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Eastern Canada begins assessing the full scope of Fiona's damage

As post-tropical storm Fiona continued to hammer parts of Newfoundland and Labrador and eastern Quebec with powerful winds and significant storm surge early Sunday, officials across Eastern Canada prepared to begin assessing the full scope of the damage.

More than 380,000 customers without power across the 4 Atlantic Provinces

Fallen trees lean against a house in Sydney, N.S., on Saturday. Government officials are preparing to survey the damage left behind in four provinces. (Vaughan Merchant/The Canadian Press)

As post-tropical storm Fiona continued to hammer parts of Newfoundland and Labrador and eastern Quebec with powerful winds and significant storm surge early Sunday, officials across Eastern Canada prepared to begin assessing the full scope of the damage.

As of 4 a.m. AT, nearly 275,000 Nova Scotia Power customers were still affected by outages, 82,415 Maritime Electric customers remained in the dark on P.E.I. and more than 21,000 homes and businesses in New Brunswick were without power, with some provincial utility companies warning it could be days before the lights are back on for everyone.

Newfoundland Power reported outages affecting more than 3,600 customers, as high-end tropical storm force winds knocked down trees and power lines.

Fiona made landfall in eastern Nova Scotia early on Saturday. Environment Canada issued an update early Sunday morning saying Fiona was centred over the northeastern Gulf of St. Lawrence, and was tracking north-northeastward over southeastern Quebec and southeastern Labrador. The agency said the storm was then expected to move into the Labrador Sea and dissipate.

N.S. premier to tour damage by helicopter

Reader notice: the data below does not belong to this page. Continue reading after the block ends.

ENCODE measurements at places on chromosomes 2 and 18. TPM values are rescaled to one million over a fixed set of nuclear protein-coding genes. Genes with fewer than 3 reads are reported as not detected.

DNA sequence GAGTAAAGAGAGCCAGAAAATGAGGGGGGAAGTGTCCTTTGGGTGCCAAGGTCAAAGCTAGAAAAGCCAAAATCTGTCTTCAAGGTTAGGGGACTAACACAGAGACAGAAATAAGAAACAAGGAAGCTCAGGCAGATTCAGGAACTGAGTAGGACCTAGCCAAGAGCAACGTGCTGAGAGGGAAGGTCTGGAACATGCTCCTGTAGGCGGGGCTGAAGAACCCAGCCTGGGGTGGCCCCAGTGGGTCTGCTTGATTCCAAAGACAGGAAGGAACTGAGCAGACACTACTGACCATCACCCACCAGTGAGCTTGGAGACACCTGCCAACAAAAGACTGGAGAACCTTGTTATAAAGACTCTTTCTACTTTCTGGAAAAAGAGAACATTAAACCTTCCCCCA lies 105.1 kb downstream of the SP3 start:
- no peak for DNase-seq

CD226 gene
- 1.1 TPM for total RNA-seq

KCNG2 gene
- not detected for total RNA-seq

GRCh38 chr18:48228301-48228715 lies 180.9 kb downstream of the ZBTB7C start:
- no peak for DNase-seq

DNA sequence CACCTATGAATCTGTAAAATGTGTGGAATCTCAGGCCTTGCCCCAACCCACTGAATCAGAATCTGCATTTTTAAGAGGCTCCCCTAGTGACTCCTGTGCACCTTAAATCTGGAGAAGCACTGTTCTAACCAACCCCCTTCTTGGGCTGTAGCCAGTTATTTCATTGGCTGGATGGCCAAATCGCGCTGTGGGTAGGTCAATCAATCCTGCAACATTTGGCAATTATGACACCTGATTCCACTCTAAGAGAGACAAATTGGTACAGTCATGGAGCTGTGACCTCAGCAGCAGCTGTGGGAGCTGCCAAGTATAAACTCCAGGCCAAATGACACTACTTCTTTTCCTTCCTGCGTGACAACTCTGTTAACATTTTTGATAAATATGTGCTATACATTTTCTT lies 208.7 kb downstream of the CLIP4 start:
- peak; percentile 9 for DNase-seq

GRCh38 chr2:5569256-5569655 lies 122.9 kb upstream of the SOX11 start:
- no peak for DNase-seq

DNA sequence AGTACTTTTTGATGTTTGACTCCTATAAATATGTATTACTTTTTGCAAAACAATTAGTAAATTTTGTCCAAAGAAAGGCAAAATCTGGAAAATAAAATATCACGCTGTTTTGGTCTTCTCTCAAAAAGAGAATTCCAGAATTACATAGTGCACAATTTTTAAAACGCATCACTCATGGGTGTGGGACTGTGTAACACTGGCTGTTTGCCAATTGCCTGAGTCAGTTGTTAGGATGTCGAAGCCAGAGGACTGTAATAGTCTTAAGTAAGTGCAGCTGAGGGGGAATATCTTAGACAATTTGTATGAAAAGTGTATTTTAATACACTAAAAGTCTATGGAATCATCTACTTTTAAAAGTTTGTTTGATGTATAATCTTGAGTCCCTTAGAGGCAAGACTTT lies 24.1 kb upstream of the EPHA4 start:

As Fiona continued its path eastward, government officials prepared to survey the damage left behind.

Nova Scotia Premier Tim Houston, along with several members of his cabinet, were scheduled to tour some of the hardest hit areas of Cape Breton by helicopter Sunday morning.

Nova Scotia Power says some customers in the province will be without power for multiple days.

Christina Lamey, a spokesperson for the Cape Breton Regional Municipality, said hundreds of people have been displaced by the storm.

Prime Minister Justin Trudeau, who cancelled his planned visit to Japan for the state funeral of former prime minister Shinzo Abe, said he will visit as soon as possible, while noting he doesn't want to displace any emergency teams who are focused on important work on the ground.

Defence Minister Anita Anand said Saturday members of the Canadian Armed Forces had begun preparing to respond before receiving the request for assistance from Nova Scotia, and troops will be deployed to other provinces that ask for help.

No details were provided on the number of troops being deployed, but Anand said reconnaissance was underway to ensure they go where and when they are needed most.

Communities in southwestern Newfoundland also suffered significant damage, including lost homes, flooding and road washouts due to the storm.

The town of Port aux Basques appears to be hit the worst after Fiona's winds and storm surge swept buildings into the ocean. Mayor Brian Button said at least 20 homes are either completely gone or destroyed beyond repair. He said dozens of people have been displaced and the town remains under a state of emergency.

Some of the damage in Port aux Basques, N.L., caused by post tropical storm Fiona is shown in this handout photo provided by Wreckhouse Press on Saturday. (Rosalyn Roy/Wreckhouse Press/The Canadian Press)

 

With files from CBC News

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